• Another thing to watch out for is the rating history of companies with 3 or more stars. See what their rating trends were at the end of different years. I worked for one horrible company which had mostly 1 or 2 star reviews. In a company wide meeting one day, they encouraged people to write reviews IF they had something positive to say. I saw many 4 and 5 star reviews after that. The 4 star ones had silly complaints to make them appear authentic. – Erran Morad Feb 11 at 2:48
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    Try to find any problems with the company from the 1 and 2 star reviews. Ask the interviewers about those problems subtly without referring to the reviews. For example, if the reviews say that you generally have to work on weekends. Then, ask the interviewers about the work culture and if there is any weekend work involved. – Erran Morad Feb 11 at 2:52
  • @MarkRotteveel indeed, which is why I don't put much value in such online reviews. It's bad enough on e.g. Steam that bad reviews are often a reason to assume it's a good product... – jwenting Feb 11 at 10:24
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Some companies pay a salary, some pay compensation for suffering. (It's funny cause it's true)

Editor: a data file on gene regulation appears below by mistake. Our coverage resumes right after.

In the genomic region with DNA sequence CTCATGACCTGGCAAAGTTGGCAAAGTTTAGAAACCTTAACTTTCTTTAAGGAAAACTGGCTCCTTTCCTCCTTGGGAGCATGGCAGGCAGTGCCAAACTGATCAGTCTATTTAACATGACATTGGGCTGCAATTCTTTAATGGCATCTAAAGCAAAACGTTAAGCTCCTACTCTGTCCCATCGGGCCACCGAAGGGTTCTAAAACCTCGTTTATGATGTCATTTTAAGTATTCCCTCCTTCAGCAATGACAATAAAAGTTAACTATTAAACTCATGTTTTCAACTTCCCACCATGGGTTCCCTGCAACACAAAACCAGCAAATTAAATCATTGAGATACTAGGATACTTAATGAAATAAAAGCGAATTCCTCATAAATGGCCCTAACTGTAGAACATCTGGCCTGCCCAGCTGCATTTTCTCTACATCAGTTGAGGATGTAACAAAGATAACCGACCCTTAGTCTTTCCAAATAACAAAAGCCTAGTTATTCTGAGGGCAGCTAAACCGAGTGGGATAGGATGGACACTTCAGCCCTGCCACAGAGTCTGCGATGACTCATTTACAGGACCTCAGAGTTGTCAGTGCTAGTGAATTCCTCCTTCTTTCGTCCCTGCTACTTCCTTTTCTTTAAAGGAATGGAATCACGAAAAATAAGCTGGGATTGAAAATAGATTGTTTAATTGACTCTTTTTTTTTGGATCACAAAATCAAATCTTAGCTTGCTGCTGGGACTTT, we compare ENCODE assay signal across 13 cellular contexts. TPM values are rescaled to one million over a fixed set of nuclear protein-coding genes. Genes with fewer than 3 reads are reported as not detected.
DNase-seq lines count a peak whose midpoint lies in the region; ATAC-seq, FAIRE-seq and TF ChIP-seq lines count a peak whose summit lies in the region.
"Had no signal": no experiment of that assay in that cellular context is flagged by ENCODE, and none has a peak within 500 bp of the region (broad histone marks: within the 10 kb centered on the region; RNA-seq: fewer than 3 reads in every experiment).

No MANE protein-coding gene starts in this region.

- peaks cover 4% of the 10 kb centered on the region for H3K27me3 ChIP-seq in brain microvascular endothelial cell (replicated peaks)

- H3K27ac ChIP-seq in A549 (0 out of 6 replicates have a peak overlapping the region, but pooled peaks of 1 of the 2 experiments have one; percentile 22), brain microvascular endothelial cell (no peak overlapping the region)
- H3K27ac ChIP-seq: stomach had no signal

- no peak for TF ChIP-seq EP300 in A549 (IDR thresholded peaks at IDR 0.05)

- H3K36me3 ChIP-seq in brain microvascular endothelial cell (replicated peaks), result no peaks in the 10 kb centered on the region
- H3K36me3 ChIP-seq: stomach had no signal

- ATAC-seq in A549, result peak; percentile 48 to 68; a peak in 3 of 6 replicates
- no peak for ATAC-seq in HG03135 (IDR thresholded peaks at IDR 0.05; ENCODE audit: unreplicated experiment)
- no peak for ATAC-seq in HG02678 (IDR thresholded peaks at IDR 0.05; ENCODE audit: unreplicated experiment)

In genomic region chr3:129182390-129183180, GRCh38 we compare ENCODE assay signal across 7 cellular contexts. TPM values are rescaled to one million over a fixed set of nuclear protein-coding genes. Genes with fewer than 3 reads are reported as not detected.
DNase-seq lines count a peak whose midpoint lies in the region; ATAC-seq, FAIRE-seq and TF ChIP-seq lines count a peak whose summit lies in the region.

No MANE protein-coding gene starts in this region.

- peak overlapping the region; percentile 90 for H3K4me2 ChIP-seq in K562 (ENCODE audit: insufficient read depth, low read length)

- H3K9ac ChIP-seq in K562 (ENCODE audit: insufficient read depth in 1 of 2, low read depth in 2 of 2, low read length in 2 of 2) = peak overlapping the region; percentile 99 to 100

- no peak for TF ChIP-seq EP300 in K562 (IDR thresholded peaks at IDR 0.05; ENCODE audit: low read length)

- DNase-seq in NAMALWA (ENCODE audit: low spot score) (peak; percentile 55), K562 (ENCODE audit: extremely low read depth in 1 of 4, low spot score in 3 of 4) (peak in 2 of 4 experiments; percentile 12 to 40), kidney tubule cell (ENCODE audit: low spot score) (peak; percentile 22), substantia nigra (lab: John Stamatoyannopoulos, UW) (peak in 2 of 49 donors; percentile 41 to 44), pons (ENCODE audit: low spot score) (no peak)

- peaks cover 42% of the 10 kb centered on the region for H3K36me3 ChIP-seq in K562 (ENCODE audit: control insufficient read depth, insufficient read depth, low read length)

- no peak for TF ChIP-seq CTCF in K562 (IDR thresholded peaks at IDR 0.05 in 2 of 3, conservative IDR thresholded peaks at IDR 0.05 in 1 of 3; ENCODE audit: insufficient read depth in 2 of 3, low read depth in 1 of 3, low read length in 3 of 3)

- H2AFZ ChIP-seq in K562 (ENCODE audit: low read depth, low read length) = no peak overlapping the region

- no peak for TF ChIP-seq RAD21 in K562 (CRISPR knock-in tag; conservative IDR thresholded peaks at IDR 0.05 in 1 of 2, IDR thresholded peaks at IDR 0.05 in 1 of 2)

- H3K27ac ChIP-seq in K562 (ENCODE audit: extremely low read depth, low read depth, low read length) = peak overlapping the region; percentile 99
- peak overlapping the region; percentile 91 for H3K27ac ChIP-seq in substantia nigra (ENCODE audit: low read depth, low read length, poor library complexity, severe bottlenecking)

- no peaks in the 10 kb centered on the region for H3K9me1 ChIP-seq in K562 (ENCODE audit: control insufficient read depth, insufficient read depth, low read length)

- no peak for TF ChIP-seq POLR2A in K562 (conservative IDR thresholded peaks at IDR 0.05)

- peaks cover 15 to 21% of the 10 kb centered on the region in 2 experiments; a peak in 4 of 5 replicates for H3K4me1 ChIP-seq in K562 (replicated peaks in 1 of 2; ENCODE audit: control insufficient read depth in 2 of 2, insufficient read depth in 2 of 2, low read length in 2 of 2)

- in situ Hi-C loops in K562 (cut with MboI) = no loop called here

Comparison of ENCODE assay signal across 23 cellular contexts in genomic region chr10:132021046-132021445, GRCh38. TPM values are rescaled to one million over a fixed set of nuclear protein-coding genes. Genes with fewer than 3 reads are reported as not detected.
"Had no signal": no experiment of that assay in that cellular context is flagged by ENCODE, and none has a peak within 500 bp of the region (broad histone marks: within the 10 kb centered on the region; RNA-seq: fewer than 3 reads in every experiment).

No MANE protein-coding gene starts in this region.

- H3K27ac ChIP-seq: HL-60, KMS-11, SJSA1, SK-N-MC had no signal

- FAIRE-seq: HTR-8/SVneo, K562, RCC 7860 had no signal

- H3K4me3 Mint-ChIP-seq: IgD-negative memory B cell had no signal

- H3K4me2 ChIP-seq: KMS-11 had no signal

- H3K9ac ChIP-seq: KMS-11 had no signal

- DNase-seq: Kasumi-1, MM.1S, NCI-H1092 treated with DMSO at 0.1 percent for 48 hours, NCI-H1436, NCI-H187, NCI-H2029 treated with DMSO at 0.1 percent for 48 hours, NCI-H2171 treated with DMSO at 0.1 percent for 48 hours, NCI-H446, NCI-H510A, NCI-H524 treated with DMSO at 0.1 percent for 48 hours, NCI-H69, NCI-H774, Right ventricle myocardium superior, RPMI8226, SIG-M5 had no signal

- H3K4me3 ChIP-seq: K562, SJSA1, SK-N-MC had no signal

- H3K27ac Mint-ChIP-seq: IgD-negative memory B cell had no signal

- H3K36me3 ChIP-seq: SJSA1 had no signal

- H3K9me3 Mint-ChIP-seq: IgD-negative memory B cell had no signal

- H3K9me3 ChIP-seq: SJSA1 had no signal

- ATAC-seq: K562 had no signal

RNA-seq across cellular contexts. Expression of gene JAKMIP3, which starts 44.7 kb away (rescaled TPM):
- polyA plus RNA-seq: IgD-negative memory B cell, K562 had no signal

Paying more than any others is one sign towards that. Could there be another reason they pay better? This could be the case if they operate in a different sector.

Apart from that: Having lots of bad reviews is definitely a sign. And if the good ones seem suspicious, doubly so! Sometimes, reviews vary widely between department. Sometimes, the whole company is good/bad. If a company is large enough, there are bound to be some bad parts. Though funnily, in really bad companies, I didnt see any good parts.

Did you meet your team? Can you arrange for that before signing? Because if everybody in the team is junior, you have your proof. Also, normal people are usually less trained in only saying the good sounding truths. So it's easier to get the vibes from the time than from the boss, who maybe several layers apart anyway.

As junior, your number 1 priority should be a learning environment. With people better/more experienced than you! So if you have a bad feeling about this, definitely consider your other options.